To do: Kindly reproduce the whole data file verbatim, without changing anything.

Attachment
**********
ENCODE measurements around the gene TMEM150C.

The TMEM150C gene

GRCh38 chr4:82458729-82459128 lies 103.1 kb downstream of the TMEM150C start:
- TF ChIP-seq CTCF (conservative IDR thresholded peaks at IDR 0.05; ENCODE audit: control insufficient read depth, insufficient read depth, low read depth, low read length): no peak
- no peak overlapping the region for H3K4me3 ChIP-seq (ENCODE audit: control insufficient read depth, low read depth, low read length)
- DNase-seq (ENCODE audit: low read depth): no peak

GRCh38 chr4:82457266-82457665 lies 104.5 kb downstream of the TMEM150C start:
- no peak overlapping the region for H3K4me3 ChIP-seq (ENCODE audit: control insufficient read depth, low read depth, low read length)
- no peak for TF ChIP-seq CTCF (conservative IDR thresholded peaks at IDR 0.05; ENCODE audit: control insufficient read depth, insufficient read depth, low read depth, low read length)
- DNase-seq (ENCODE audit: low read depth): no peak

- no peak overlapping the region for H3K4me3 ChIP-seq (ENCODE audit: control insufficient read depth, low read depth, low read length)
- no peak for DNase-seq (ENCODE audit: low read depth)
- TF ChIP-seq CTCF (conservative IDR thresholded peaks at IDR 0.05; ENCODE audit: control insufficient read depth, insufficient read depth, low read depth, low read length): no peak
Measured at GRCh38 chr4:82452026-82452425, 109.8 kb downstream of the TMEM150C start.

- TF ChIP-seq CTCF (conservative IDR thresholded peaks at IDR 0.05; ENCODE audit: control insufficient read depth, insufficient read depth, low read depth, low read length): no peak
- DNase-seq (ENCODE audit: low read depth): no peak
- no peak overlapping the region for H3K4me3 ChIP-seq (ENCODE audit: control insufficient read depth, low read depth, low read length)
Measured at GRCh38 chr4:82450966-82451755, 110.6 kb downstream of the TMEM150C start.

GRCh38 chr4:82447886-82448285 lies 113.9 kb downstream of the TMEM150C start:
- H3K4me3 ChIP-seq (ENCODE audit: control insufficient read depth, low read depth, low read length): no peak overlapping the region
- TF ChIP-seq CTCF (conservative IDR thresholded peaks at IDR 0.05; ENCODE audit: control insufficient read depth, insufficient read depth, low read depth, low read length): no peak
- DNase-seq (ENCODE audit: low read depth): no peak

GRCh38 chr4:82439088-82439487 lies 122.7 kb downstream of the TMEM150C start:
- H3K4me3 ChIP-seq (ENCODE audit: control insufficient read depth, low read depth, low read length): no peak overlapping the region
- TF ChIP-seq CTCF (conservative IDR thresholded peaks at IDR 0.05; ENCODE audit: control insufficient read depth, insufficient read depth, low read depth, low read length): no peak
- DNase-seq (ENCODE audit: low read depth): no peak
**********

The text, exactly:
ENCODE measurements around the gene TMEM150C.

The TMEM150C gene

GRCh38 chr4:82458729-82459128 lies 103.1 kb downstream of the TMEM150C start:
- TF ChIP-seq CTCF (conservative IDR thresholded peaks at IDR 0.05; ENCODE audit: control insufficient read depth, insufficient read depth, low read depth, low read length): no peak
- no peak overlapping the region for H3K4me3 ChIP-seq (ENCODE audit: control insufficient read depth, low read depth, low read length)
- DNase-seq (ENCODE audit: low read depth): no peak

GRCh38 chr4:82457266-82457665 lies 104.5 kb downstream of the TMEM150C start:
- no peak overlapping the region for H3K4me3 ChIP-seq (ENCODE audit: control insufficient read depth, low read depth, low read length)
- no peak for TF ChIP-seq CTCF (conservative IDR thresholded peaks at IDR 0.05; ENCODE audit: control insufficient read depth, insufficient read depth, low read depth, low read length)
- DNase-seq (ENCODE audit: low read depth): no peak

- no peak overlapping the region for H3K4me3 ChIP-seq (ENCODE audit: control insufficient read depth, low read depth, low read length)
- no peak for DNase-seq (ENCODE audit: low read depth)
- TF ChIP-seq CTCF (conservative IDR thresholded peaks at IDR 0.05; ENCODE audit: control insufficient read depth, insufficient read depth, low read depth, low read length): no peak
Measured at GRCh38 chr4:82452026-82452425, 109.8 kb downstream of the TMEM150C start.

- TF ChIP-seq CTCF (conservative IDR thresholded peaks at IDR 0.05; ENCODE audit: control insufficient read depth, insufficient read depth, low read depth, low read length): no peak
- DNase-seq (ENCODE audit: low read depth): no peak
- no peak overlapping the region for H3K4me3 ChIP-seq (ENCODE audit: control insufficient read depth, low read depth, low read length)
Measured at GRCh38 chr4:82450966-82451755, 110.6 kb downstream of the TMEM150C start.

GRCh38 chr4:82447886-82448285 lies 113.9 kb downstream of the TMEM150C start:
- H3K4me3 ChIP-seq (ENCODE audit: control insufficient read depth, low read depth, low read length): no peak overlapping the region
- TF ChIP-seq CTCF (conservative IDR thresholded peaks at IDR 0.05; ENCODE audit: control insufficient read depth, insufficient read depth, low read depth, low read length): no peak
- DNase-seq (ENCODE audit: low read depth): no peak

GRCh38 chr4:82439088-82439487 lies 122.7 kb downstream of the TMEM150C start:
- H3K4me3 ChIP-seq (ENCODE audit: control insufficient read depth, low read depth, low read length): no peak overlapping the region
- TF ChIP-seq CTCF (conservative IDR thresholded peaks at IDR 0.05; ENCODE audit: control insufficient read depth, insufficient read depth, low read depth, low read length): no peak
- DNase-seq (ENCODE audit: low read depth): no peak